A Dog's Breed Doesn't Predict His Behavior, Study Confirms

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The breed of a dog does not predict its behavior, study confirms

Current purebreds only appeared in the 1800s as a result of genetic manipulation.

Is a pit bull more aggressive? And is a bulldog necessarily calm and gentle? These preconceptions about dog behavior die hard. Yet analysis of thousands of canine genomes, coupled with observations from owners, shows that a dog's breed alone cannot determine its behavior.

In their work, researchers Elinor Karlsson and Kathleen Yates of the Broad Institute at MIT (Massachusetts Institute of Technology) used genome-wide association studies to search for common genetic variations that may predict individual behavioral traits in 2155 dogs of pure and mixed breeds.

They then combined this information with the 18,385 responses listed in an open database (Darwin's Ark) devoted to canine behaviors reported by their owners.

The results of these analyses, which included data from 78 breeds, identified 11 variations in DNA sequences strongly associated with behaviors, but none of them were breed-specific.

Our results invalidate the hypothesis that some breeds are more aggressive, more obedient or more affectionate than others, note in a press release the authors of this work, including the detail is published in the journal Science.

This research confirms the conclusions of a meta-analysis published in 2015 of four decades of studies devoted to the heritability of behavioral traits of dog breeds.

All the studies on the subject say the same thing. This is the most comprehensive and complex conducted on the issue to date, says Dr. David Silversides, professor at the Faculty of Veterinary Medicine at the University of Montreal.

The results of the study show that breed explains only 9% of the variation in behavior among individual dogs. For some behavioral traits and some survey questions, the age or sex of the dog are better predictors of behavior.

This work also showed that the behavioral characteristics attributed to modern breeds are influenced by several genes, as well as by the environment, and are found, to varying degrees, in all breeds.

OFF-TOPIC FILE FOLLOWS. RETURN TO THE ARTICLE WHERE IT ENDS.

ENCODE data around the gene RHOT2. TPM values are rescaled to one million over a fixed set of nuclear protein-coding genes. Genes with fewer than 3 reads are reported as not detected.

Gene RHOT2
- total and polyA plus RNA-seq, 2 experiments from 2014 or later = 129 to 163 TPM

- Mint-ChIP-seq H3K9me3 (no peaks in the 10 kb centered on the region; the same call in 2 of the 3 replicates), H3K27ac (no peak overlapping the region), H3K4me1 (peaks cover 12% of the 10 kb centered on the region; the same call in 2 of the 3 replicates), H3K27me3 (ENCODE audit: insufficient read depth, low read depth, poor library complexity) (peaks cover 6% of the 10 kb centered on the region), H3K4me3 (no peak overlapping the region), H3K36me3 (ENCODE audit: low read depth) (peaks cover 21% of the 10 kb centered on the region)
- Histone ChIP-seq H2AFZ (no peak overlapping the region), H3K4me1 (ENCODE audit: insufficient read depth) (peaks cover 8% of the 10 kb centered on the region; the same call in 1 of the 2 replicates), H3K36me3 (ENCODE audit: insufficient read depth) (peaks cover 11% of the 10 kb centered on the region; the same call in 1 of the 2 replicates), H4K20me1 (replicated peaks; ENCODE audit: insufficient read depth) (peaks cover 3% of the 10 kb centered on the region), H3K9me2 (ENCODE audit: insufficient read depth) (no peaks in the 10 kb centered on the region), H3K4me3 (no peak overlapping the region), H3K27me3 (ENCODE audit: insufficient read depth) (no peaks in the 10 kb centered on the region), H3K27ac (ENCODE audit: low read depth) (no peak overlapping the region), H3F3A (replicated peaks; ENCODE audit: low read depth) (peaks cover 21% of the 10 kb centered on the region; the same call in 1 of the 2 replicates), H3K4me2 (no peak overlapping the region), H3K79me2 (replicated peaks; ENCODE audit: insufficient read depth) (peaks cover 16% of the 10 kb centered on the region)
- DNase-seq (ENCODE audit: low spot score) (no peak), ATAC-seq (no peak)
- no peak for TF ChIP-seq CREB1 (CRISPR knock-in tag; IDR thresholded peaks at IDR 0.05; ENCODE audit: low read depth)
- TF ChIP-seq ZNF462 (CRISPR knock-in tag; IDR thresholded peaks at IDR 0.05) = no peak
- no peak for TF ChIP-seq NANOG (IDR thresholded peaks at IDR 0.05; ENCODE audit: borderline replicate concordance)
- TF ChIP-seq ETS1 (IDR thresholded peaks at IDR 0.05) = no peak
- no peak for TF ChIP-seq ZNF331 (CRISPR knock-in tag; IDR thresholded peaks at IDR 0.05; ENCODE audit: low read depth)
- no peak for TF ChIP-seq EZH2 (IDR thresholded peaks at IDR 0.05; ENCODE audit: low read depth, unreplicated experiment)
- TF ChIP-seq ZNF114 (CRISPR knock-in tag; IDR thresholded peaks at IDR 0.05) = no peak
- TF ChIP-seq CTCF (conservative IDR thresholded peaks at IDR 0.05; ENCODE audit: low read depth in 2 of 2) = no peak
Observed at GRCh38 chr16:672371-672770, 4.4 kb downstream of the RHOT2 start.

• The genetic heritage of the domestic dog (Canis lupus familiaris) was fully deciphered in 2005.
  • It has made it possible to establish genetic similarities with humans, but also differences between different dog breeds.
  • Dogs have about 19,300 genes.

A study published in Nature Communications (in English) in 2017 showed that the domestication of the dog would have taken place between 20,000 and 40,000 years before our era from the same population of wolves (domesticated?).

Initially, dogs were probably selected for very specific functions such as hunting game or herding animals.

The majority of behaviors that we consider to be characteristics of certain modern dog breeds are most likely the result of thousands of years of evolution, from wolves to wild dogs, then to domesticated dogs, and finally to modern breeds. , notes Elinor Karlsson.

Current purebreds only appeared in the 1800s as a result of genetic manipulations whose objective was to meet a physical ideal and to keep the lineage purity.

Current breeds are assigned temperaments and behaviors based on the estimated function of their ancestral population. By extension, a dog's breed ancestry is presumed to predict its temperament and behavior, the authors argue.

This popular assumption has led some municipalities to pass laws banning certain breeds following high-profile incidents involving aggressive dogs.

Dr Silversides believes these bans often miss the mark because they are not based on science. We are always looking for simple solutions, he says. We're not saying that genetics isn't involved, but with current techniques [for complex phenotypes like behaviors], we can't really identify a region in the genome responsible for a behavior, explains Professor Silversides.

“A rapid test [like for COVID] would be the solution! But there are no quick tests to assess dog genetics.

—David Silversides

In contrast, the environmental and social factors that contribute to good (and bad) dog behavior are well known. For example, a lack of socialization of the dog can cause problems in the presence of other animals or strangers. He can become stressed, anxious, but also aggressive.

An individual behavioral assessment of a dog must therefore be carried out to find out if he is exhibiting problematic behavior. And owners also need to be educated, because bad behavior is not race-related, says Dr. Silversides.

The Order of Veterinary Physicians of Quebec offers training for its members to improve their knowledge in their assessment of canine dangerousness which is increasingly requested by municipalities and which must be carried out by a veterinarian.

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